Between class sessions I had the opportunity to meet with the leadership of the PIBC Chuuk sites and with some of the Evangelical Church of Chuuk leaders. We have a staffing crisis in Chuuk right now. We still need an administrator, English teachers, maintenance person and a couple other critical positions to be filled. The difficulty is compounded by the fact that we are also losing two missionary couples from the Guam office who do a lot of the work that support our sites throughout the islands. Several options were discussed for a solution to the problem that I will be presenting to our board this week. Please pray for our board to have wisdom about the direction we should go and that the needed personnel would be supplied by the "Lord of the Harvest."

Saturday, March 14, 2009

Bowling Night at PIBC

Last night we got our PIBC community group together for a night of bowling and pizza. Community groups consist of a couple PIBC faculty-staff members and a group of students. We have periodic activities for fun, fellowship, communication and just getting to know one another better. So last night we (the Owen's and Boydston's) took our group up to Leo Palace to bowl at the newest bowling alley on island. I had not been up to Leo Palace in a while and I was amazed to see how nice it was. The golf course was advertising an upcoming LPGA tournament to be played there. I also found out that several Japanese professional baseball and women's softball teams had done their spring training there. There were some absolutely beautiful baseball and soccer fields there with all the modern scoreboards and other conveniences.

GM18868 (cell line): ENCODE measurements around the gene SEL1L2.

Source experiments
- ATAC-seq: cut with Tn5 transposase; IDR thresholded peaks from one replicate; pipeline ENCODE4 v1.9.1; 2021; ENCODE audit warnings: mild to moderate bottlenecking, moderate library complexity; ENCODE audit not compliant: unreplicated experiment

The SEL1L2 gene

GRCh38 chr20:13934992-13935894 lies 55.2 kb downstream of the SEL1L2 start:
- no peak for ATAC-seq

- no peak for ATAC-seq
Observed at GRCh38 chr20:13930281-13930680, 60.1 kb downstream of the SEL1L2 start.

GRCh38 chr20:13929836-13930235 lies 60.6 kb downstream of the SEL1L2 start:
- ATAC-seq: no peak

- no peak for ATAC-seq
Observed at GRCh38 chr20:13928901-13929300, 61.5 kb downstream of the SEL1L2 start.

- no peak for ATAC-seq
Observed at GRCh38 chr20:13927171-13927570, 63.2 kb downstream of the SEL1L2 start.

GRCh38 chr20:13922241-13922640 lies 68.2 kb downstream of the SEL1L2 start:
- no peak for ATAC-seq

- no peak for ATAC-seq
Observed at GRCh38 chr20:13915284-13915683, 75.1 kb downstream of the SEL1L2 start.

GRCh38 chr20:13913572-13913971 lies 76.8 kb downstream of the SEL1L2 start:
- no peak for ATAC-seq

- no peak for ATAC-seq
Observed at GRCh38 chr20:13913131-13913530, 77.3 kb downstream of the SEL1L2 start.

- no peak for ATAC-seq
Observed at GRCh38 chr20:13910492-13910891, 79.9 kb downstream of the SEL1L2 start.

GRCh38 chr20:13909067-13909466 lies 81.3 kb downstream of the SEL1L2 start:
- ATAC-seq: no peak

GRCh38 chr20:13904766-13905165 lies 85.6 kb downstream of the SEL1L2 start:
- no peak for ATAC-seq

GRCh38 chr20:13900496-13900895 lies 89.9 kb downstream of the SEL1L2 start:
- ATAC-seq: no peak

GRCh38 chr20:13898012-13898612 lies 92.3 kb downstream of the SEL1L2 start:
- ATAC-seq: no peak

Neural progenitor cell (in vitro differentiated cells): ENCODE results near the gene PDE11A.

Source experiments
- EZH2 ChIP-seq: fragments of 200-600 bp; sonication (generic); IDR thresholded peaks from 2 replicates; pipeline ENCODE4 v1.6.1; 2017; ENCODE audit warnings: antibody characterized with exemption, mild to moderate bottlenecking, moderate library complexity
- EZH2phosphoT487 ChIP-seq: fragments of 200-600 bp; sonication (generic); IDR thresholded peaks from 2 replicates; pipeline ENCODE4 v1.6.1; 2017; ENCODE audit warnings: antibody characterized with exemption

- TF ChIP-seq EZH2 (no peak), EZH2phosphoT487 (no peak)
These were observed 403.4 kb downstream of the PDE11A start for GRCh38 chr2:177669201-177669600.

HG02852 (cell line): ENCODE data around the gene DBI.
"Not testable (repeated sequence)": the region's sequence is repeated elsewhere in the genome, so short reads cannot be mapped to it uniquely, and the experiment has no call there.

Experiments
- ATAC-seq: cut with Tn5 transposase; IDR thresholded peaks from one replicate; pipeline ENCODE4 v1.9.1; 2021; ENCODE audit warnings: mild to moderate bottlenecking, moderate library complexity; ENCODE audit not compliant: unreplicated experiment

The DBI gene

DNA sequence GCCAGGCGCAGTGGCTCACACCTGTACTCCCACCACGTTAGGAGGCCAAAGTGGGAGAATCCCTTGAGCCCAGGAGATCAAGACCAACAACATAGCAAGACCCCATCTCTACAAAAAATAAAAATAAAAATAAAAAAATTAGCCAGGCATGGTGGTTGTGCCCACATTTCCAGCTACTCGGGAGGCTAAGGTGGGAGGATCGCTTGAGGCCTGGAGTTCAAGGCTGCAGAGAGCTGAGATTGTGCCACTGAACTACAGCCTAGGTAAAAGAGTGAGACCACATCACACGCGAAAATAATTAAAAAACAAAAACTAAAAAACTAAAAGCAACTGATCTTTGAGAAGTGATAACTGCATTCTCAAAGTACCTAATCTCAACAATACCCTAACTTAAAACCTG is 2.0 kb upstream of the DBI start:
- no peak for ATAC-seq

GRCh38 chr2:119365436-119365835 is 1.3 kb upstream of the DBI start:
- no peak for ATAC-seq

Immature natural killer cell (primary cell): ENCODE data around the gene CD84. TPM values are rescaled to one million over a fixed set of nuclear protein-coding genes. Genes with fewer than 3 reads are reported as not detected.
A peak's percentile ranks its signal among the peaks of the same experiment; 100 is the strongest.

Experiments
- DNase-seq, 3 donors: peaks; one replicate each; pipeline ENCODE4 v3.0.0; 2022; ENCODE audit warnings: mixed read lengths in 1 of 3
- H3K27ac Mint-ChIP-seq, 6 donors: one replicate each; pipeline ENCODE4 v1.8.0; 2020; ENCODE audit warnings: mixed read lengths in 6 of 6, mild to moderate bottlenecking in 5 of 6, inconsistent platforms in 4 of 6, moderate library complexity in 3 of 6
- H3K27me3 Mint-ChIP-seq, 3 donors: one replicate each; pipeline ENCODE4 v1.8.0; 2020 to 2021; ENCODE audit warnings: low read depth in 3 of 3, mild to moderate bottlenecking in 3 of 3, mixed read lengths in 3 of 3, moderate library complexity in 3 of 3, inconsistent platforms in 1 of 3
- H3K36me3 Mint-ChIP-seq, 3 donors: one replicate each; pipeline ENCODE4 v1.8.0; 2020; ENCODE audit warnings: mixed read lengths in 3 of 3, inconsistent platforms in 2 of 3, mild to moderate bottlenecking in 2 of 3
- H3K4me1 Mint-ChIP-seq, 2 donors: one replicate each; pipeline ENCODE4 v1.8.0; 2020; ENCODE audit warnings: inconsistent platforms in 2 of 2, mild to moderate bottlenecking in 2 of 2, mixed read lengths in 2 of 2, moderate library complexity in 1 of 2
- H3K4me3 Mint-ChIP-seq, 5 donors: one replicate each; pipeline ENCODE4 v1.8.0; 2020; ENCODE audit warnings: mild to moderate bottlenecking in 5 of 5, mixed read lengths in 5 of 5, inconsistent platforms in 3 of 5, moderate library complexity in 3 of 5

The bowling alley was also beautiful and very high tech. The four Chuukese guys that are part of our group Alvin, Mavrick, TK and Dave Souleng had never bowled before so I thought I was pretty safe to volunteer to buy ice cream for anyone who beat me in a game. I now owe ice cream to Alvin, Daisy, and Dave. (I did better in the 2nd game) We had a great time and enjoyed all the computer animations that would play on the screen when someone got a strike or threw a gutter ball. After the bowling we went over to Pizza Hut and got a few Big New Yorkers. We took them down to Paseo Stadium and enjoyed pizza and soft drinks on the beach. It was a perfect, cool breezy evening. It poured down rain while we were bowling but the sky was clear when we were outside. I enjoyed the wide-ranging discussions with the students as we were eating pizza (including everything from the interpreatation of Genesis 1-11, the Matrix and Star Trek, to why there are no beef cattle or dairy cows on Guam). I especially enjoyed the opportunity to get away from the administrative desk and get to know the students a little better.

Thursday, March 12, 2009

PIBC Objectives #6 Ministry Competency